Moscow, Damascus deploy forces to Syria-Turkey border

Published October 26, 2019
QAMISHLI: Syrian government forces drive along a road in the countryside near this city in north-eastern Syria on Friday. —AFP
QAMISHLI: Syrian government forces drive along a road in the countryside near this city in north-eastern Syria on Friday. —AFP

QAMISHLI: Damascus and Moscow deployed extra forces on Friday to Syria’s border with Turkey, even as Washington partially reversed a drawback to boost its own military presence near key Syrian oil fields.

The United States earlier this month announced a pullout from Kurdish-held areas in northeast Syria, allowing Damascus, Ankara and Moscow to carve up the Kurds’ now-defunct autonomous region.

Turkey and its Syrian proxies on Oct 9 launched a cross-border attack against Kurdish-held areas, grabbing a 120-kilometre-long swathe of Syrian land along the frontier.

The deadly incursion killed hundreds and caused 300,000 people to flee their homes in the latest humanitarian disaster in Syria’s brutal eight-year war.

This week, Turkey and Russia struck a deal in Sochi for more Kurdish forces to withdraw from the frontier on both sides of that Turkish-held area under the supervision of Russian and Syrian forces.

Before dawn Friday, a stringer saw a convoy of hundreds of regime troops arriving in the border town of Kobane.

Dozens of soldiers sat atop a truck touting guns and waving Syria’s two-star flag as they made their way into town to a cacophony of honking horns, he said. “One, one, one, the Syrian people are one,” they shouted.

The Syrian Observatory for Human Rights, a Britain-based monitor relying on sources inside Syria, said 180 vehicles had arrived in Kobane.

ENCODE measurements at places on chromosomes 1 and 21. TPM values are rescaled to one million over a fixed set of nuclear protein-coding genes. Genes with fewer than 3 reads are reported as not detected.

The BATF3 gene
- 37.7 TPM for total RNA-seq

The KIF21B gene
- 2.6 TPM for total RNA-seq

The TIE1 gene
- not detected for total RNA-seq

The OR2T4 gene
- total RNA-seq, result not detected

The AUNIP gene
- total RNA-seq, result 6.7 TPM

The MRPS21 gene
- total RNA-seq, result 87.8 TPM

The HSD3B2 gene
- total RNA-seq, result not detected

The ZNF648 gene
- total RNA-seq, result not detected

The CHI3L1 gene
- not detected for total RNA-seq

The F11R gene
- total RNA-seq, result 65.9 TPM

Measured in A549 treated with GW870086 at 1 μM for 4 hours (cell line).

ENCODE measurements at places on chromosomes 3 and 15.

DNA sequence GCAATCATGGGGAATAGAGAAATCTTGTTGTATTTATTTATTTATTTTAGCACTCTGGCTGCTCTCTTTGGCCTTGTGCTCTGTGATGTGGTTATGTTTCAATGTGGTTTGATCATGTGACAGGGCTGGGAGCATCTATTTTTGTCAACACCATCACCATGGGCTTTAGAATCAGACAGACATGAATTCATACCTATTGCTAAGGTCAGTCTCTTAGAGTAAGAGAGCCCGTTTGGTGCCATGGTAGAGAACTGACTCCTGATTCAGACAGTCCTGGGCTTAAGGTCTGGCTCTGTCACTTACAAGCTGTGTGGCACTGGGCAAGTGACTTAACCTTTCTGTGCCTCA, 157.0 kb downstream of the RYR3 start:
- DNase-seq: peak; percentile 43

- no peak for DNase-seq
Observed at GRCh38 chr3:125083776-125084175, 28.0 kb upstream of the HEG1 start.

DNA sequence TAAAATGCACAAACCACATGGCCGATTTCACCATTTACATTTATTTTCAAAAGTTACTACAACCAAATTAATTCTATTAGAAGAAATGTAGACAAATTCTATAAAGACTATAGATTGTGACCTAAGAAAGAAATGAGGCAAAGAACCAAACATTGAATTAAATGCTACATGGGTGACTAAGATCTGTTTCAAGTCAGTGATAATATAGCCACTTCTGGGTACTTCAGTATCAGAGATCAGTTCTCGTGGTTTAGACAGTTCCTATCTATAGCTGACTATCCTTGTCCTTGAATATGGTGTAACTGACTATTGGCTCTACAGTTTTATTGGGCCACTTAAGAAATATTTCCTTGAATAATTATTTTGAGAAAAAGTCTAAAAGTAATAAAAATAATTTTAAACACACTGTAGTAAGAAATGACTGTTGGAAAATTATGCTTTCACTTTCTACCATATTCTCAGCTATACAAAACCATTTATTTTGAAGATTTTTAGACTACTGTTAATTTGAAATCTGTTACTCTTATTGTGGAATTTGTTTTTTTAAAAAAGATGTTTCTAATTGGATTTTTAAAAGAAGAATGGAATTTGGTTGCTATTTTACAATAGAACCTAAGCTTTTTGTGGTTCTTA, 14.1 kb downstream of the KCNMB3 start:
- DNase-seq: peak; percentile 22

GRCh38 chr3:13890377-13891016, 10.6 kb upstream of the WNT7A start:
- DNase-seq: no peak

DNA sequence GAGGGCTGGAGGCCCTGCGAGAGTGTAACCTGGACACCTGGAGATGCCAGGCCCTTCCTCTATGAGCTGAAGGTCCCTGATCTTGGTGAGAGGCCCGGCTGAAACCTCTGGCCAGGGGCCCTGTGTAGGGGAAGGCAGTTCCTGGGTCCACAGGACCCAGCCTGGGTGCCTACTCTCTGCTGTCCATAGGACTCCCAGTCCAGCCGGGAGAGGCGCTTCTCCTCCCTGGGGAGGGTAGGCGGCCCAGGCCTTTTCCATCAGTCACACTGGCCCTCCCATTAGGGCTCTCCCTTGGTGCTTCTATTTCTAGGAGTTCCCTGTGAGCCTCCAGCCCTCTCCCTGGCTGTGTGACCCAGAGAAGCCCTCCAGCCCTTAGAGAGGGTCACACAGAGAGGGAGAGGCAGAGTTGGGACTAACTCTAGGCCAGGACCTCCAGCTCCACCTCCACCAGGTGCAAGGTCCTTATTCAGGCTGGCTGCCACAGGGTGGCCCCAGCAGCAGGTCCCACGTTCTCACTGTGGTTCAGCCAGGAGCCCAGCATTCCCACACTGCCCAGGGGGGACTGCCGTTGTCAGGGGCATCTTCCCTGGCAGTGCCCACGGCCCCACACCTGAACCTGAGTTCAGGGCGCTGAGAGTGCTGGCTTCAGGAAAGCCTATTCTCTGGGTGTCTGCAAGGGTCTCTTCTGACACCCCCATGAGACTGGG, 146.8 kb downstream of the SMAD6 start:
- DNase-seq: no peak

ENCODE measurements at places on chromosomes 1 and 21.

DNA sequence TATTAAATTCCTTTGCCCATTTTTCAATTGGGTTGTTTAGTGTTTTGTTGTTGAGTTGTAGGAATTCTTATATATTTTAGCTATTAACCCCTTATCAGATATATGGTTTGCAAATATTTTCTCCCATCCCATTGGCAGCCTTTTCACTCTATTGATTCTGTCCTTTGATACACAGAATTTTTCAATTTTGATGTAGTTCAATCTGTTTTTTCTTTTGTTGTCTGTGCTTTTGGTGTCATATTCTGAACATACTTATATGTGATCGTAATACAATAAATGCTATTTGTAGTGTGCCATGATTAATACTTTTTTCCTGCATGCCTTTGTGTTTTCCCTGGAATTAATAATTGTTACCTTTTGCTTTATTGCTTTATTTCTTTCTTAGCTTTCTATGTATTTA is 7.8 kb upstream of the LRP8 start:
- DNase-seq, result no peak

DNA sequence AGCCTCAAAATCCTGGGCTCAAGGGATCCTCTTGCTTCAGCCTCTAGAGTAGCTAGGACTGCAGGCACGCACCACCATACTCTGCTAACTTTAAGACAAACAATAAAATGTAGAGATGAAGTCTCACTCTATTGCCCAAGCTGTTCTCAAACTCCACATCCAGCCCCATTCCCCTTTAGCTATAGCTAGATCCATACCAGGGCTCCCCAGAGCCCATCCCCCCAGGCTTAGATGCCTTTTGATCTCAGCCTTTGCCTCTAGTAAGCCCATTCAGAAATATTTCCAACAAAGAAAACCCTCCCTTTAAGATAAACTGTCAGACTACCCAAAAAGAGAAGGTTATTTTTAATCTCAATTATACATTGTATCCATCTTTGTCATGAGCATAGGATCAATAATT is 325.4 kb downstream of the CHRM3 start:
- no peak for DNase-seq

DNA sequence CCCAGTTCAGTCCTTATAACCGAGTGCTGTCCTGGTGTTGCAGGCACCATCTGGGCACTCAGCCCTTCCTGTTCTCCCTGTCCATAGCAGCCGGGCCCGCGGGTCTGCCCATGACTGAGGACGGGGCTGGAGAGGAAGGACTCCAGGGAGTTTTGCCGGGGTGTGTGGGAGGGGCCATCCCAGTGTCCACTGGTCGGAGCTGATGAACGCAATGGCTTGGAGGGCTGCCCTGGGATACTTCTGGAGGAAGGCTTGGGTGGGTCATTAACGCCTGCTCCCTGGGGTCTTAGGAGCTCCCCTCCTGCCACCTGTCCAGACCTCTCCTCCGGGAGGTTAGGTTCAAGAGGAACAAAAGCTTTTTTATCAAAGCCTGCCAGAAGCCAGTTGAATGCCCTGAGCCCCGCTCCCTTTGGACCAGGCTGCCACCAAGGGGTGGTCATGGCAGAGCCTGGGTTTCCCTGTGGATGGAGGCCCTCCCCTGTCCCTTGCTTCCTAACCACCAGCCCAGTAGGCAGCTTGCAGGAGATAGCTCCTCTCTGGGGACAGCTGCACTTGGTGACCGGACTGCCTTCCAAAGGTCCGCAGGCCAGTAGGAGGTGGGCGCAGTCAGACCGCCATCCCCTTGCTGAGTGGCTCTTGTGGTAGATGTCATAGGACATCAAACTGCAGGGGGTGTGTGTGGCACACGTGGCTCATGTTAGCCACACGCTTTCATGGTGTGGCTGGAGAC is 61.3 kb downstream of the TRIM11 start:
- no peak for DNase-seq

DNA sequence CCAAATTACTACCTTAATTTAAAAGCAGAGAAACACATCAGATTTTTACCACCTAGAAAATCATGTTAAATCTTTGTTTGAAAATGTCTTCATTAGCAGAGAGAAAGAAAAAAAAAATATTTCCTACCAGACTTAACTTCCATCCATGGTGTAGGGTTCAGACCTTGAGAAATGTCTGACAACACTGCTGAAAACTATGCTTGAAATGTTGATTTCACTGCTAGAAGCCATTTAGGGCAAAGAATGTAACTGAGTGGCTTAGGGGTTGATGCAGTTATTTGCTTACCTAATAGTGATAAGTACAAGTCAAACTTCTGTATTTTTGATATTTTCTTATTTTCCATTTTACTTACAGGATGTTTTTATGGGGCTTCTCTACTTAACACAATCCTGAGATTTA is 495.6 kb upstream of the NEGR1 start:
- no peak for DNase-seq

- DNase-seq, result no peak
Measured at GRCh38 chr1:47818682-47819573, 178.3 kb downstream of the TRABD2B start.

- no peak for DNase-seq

Moscow, for its part, said 300 Russian military police had arrived in Syria to help ensure Kurdish forces withdraw to a line 30 kilometres from the border in line with Tuesday’s agreement.

Ankara eventually wants to set up a so-called “safe zone” on Syrian soil along the entire length of its 440-kilometre border, including to resettle some of the 3.6 million Syrian refugees currently in Turkey.

The Kurdish-led Syrian Democratic Forces (SDF) has made clear it objected to some provisions of the Sochi agreement and it has so far maintained several border positions.

Human rights groups on Friday accused Turkey of already “forcibly” having deported refugees to war-torn Syria in the months leading to its attack.

Fighting between the two sides raged southeast of the Turkey-held zone on Friday despite the truce, the Observatory said.

Near the town of Ain Issa, five members of a family were wounded when a Turkish drone stuck their car, the war monitor said.

Syria’s Kurds have largely stayed out of their country’s civil war, instead building their own institutions and working towards autonomy.

But SDF forces have been a key US ally in the fight against the Islamic State group, although Turkey views them as “terrorists”.

SDF commander-in-chief Mazloum Abdi has expressed reservations about the Turkish-Russian deal, and says he refuses to leave his people “alone without protection”.

On Wednesday, he said he would be open to a German proposal for international forces to patrol the border area.

The plan was raised at a Nato meeting of defence ministers in Brussels on Thursday.

Published in Dawn, October 26th, 2019

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